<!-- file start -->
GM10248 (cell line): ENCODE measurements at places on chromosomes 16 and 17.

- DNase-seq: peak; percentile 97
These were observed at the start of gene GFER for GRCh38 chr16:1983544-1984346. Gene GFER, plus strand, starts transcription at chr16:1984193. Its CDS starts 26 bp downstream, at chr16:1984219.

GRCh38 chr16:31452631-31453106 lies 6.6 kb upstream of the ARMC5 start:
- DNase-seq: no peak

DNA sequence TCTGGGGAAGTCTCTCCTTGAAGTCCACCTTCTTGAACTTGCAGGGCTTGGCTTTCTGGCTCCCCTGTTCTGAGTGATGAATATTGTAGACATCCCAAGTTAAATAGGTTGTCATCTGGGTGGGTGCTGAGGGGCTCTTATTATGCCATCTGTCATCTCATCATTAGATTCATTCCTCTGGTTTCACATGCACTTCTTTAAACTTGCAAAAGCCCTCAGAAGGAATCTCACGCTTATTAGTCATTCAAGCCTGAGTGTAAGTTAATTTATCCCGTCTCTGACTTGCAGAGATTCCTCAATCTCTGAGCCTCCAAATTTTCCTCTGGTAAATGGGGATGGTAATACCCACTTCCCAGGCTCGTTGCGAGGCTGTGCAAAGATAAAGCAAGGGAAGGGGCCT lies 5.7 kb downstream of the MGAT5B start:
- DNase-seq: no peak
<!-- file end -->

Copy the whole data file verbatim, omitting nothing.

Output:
GM10248 (cell line): ENCODE measurements at places on chromosomes 16 and 17.

- DNase-seq: peak; percentile 97
These were observed at the start of gene GFER for GRCh38 chr16:1983544-1984346. Gene GFER, plus strand, starts transcription at chr16:1984193. Its CDS starts 26 bp downstream, at chr16:1984219.

GRCh38 chr16:31452631-31453106 lies 6.6 kb upstream of the ARMC5 start:
- DNase-seq: no peak

DNA sequence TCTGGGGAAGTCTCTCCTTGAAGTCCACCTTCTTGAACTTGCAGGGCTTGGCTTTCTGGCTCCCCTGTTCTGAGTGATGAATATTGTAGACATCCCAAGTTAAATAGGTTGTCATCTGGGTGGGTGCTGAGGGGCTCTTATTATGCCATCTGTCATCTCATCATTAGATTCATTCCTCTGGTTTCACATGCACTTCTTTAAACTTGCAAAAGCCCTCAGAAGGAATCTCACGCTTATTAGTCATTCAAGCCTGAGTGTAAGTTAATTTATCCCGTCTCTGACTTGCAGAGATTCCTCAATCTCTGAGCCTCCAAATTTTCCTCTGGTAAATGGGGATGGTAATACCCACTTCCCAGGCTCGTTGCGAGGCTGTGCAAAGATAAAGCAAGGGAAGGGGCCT lies 5.7 kb downstream of the MGAT5B start:
- DNase-seq: no peak